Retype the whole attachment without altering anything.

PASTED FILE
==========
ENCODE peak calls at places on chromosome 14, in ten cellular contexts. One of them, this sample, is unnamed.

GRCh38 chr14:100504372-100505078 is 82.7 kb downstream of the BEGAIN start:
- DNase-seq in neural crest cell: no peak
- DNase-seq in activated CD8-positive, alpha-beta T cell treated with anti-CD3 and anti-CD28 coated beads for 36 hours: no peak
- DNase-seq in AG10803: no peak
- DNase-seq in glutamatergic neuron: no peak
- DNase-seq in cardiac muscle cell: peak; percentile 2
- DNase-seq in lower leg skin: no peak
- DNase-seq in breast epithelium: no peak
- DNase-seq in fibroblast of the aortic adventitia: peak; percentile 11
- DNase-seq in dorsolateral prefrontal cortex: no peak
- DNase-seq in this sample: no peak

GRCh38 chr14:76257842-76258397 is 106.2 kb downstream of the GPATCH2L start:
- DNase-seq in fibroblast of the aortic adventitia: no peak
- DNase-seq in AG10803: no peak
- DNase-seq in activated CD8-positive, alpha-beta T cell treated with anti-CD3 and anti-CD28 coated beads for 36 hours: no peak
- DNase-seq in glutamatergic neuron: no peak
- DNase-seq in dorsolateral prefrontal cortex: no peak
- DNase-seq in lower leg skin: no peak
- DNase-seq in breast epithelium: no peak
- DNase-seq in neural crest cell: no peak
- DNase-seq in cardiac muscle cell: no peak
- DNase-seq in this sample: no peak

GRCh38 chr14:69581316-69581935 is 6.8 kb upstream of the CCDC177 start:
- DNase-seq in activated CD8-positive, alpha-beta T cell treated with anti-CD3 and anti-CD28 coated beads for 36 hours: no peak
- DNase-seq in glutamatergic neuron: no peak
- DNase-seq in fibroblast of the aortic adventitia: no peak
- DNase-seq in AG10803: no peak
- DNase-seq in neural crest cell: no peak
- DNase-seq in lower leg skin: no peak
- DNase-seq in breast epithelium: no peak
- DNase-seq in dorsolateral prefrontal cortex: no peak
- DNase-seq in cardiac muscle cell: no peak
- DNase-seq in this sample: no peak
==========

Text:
ENCODE peak calls at places on chromosome 14, in ten cellular contexts. One of them, this sample, is unnamed.

GRCh38 chr14:100504372-100505078 is 82.7 kb downstream of the BEGAIN start:
- DNase-seq in neural crest cell: no peak
- DNase-seq in activated CD8-positive, alpha-beta T cell treated with anti-CD3 and anti-CD28 coated beads for 36 hours: no peak
- DNase-seq in AG10803: no peak
- DNase-seq in glutamatergic neuron: no peak
- DNase-seq in cardiac muscle cell: peak; percentile 2
- DNase-seq in lower leg skin: no peak
- DNase-seq in breast epithelium: no peak
- DNase-seq in fibroblast of the aortic adventitia: peak; percentile 11
- DNase-seq in dorsolateral prefrontal cortex: no peak
- DNase-seq in this sample: no peak

GRCh38 chr14:76257842-76258397 is 106.2 kb downstream of the GPATCH2L start:
- DNase-seq in fibroblast of the aortic adventitia: no peak
- DNase-seq in AG10803: no peak
- DNase-seq in activated CD8-positive, alpha-beta T cell treated with anti-CD3 and anti-CD28 coated beads for 36 hours: no peak
- DNase-seq in glutamatergic neuron: no peak
- DNase-seq in dorsolateral prefrontal cortex: no peak
- DNase-seq in lower leg skin: no peak
- DNase-seq in breast epithelium: no peak
- DNase-seq in neural crest cell: no peak
- DNase-seq in cardiac muscle cell: no peak
- DNase-seq in this sample: no peak

GRCh38 chr14:69581316-69581935 is 6.8 kb upstream of the CCDC177 start:
- DNase-seq in activated CD8-positive, alpha-beta T cell treated with anti-CD3 and anti-CD28 coated beads for 36 hours: no peak
- DNase-seq in glutamatergic neuron: no peak
- DNase-seq in fibroblast of the aortic adventitia: no peak
- DNase-seq in AG10803: no peak
- DNase-seq in neural crest cell: no peak
- DNase-seq in lower leg skin: no peak
- DNase-seq in breast epithelium: no peak
- DNase-seq in dorsolateral prefrontal cortex: no peak
- DNase-seq in cardiac muscle cell: no peak
- DNase-seq in this sample: no peak